EMS is known as a chronic inflammatory disease. However, our recent study suggests that the local microenvironment of women with EMS presents a coexistent state of pro-inflammatory and tolerance factors. The dominant position is pro-inflammatory in the initial stage of EMS, whereas the environment tends toward tolerance during the advanced stage (Li et al. 2014, Chang et al. 2017). The infiltrating monocyte-derived cells exhibit an inflammatory phenotype. However, signals from ESCs may attenuate their colitogenic potential. Local macrophages are a consistent feature of endometriotic lesions. They may undergo activation as a consequence of signals generated within ectopic lesion or possibly of the lack of hormone-regulated anti-inflammatory signals in the ectopic endometrium (Lousse et al. 2008, Novembri et al. 2011). Moreover, ESCs themselves have the ability of cytokine secretion as a self-protective mechanism to facilitate their survival and implantation. In this way, the coexistence of pro-inflammation and anti-inflammation molecules in the ectopic lesions is rather joint than contradictory. On the one hand, the persistent inflammation may result in a positive feedback loop to accelerate the damage to normal tissues; on the other hand, the anti-inflammatory cytokines may convey immunosuppressive signals to effective immune cells and further promote the immune escape of ectopic lesions.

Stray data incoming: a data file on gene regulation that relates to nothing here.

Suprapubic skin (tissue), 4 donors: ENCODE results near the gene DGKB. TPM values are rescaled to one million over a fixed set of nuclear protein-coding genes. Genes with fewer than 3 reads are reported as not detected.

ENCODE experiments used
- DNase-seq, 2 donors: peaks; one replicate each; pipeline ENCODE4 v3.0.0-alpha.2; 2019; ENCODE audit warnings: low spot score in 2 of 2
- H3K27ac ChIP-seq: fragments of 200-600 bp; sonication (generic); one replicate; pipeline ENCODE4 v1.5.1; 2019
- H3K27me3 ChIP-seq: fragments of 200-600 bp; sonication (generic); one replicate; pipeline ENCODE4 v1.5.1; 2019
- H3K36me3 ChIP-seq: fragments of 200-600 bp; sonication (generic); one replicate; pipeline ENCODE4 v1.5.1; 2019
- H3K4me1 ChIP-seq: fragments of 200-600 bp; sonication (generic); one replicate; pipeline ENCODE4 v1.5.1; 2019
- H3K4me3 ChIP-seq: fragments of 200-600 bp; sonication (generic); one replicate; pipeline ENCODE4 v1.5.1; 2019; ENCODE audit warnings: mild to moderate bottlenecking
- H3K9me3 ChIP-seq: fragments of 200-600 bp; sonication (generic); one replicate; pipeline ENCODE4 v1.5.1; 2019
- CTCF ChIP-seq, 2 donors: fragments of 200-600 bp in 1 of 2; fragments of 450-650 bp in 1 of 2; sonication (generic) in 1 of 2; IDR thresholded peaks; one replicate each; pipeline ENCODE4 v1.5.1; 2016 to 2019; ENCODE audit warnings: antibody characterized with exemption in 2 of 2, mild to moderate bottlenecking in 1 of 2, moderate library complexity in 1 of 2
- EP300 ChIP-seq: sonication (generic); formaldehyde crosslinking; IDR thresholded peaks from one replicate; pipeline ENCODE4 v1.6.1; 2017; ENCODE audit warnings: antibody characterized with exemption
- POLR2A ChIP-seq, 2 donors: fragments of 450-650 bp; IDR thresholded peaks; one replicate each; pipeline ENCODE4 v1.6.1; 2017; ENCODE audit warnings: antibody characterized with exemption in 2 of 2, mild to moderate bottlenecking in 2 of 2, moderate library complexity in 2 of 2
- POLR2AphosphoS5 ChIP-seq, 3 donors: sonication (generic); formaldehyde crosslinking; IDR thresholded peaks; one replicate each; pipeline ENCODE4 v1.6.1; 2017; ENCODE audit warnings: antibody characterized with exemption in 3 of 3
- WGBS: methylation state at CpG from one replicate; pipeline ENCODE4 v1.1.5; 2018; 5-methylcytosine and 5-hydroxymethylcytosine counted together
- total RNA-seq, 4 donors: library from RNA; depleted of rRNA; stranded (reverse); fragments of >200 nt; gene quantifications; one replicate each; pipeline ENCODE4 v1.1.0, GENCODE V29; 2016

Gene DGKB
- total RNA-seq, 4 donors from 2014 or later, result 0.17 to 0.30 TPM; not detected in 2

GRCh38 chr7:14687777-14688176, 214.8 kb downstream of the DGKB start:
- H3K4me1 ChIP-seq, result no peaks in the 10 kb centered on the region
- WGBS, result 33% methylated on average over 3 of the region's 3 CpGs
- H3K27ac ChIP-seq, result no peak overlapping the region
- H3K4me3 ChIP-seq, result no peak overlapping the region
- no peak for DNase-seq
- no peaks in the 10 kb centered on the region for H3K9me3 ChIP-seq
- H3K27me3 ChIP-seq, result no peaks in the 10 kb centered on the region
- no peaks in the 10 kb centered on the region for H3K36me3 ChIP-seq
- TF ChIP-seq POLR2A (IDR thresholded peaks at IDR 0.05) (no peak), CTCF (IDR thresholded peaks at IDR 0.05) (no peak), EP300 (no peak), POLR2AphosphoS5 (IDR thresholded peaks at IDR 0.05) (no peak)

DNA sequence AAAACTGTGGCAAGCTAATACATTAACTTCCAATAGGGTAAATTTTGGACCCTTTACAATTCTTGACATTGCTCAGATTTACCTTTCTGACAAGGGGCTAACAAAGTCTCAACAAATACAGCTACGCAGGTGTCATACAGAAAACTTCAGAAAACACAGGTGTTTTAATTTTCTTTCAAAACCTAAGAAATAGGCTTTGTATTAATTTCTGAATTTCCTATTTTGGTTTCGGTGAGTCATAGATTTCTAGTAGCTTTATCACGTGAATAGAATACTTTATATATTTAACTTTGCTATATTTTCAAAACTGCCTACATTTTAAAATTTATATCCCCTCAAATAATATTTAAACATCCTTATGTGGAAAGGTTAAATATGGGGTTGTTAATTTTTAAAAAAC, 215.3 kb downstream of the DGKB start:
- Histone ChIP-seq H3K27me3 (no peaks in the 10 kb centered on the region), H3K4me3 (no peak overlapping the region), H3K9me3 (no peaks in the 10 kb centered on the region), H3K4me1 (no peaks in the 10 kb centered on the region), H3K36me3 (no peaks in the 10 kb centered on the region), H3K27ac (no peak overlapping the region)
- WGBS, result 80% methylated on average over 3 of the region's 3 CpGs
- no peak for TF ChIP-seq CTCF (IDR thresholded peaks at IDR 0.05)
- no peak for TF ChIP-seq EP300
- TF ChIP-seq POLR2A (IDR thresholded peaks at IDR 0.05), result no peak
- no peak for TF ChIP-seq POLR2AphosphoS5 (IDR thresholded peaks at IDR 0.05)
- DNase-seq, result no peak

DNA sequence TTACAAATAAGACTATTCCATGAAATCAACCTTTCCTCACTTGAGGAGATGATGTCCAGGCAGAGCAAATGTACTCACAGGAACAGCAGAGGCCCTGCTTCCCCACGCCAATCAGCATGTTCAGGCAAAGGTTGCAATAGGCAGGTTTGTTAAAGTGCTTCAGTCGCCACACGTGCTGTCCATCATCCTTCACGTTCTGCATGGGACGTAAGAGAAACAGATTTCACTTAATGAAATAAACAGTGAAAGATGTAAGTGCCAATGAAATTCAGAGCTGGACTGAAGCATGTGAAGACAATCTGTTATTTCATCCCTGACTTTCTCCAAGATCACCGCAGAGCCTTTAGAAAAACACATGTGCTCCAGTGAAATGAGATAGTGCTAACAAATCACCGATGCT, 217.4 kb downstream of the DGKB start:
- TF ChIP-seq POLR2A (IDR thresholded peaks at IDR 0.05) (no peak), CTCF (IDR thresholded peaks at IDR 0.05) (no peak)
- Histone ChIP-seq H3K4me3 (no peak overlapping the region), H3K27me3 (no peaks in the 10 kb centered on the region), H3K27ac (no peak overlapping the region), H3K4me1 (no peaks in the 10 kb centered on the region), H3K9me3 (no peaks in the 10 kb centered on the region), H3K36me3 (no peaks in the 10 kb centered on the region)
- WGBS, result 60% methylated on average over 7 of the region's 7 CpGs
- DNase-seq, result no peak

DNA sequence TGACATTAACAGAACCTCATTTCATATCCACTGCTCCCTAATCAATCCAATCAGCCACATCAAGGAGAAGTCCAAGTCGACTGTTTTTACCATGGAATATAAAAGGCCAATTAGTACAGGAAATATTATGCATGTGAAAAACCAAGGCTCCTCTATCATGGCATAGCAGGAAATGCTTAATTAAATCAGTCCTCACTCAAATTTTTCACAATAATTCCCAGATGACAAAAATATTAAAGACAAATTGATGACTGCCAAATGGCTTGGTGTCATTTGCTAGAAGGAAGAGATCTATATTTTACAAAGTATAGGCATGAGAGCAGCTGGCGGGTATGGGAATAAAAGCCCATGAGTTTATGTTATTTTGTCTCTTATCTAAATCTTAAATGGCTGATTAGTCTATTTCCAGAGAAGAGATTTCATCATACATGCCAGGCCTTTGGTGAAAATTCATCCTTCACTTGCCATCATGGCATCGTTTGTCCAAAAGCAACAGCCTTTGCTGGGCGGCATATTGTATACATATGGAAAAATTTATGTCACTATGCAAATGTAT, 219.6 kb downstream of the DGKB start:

IL-10 and TGF-β are known anti-inflammatory cytokines capable of inhibiting the synthesis of inflammatory cytokines. IL-10 has been found in increased levels in the serum and PF of women with EMS compared to normal women. Endometriotic lesion growth can be promoted or decreased by administering or depleting IL-10, respectively, in a mouse model (Ho et al. 1997, Cameron & Kelvin 2003, Suen et al. 2014). TGF-β is critically expressed in endometriotic lesions and has been implicated both in the initiation of menstruation and in the repair of eutopic endometrium (Omwandho et al. 2010). Recently, Han et al. have reported that estrogen receptor β can protect endometriotic cells from immunosurveillance by inhibiting TNF-induced cell death pathways and can promote ectopic lesion growth by enhancing inflammasome-induced IL-1β production (Han et al. 2015). Blocking IL-10 or TGF-β, the decreased levels of killing-associated cytokines and the downregulated cytotoxicity of NK cells were reversed, whereas the same results were not shown by blocking IL-1β in the co-culture unit, indicating that upregulated IL-1β does not involve in the dysfunction of NK cells in EMS. IL-1β may support the implantation and growth of the ectopic foci by regulation of inflammatory process as well as upregulation of COX-2 and VEGF (Huang et al. 2013, Sikora et al. 2016). As shown in Fig. 6, these results reveal that the ESCs and macrophages inhibit the cytokine secretion and cytotoxicity of NK cells partly by upregulating the secretion of IL-10 and TGF-β. Therefore, the increased concentration of IL-10 and TGF-β along with the decreased cytotoxicity of NK cells observed in EMS supports the notion that local cytokine dysregulation allows endometrial fragments to implant in the peritoneal cavity.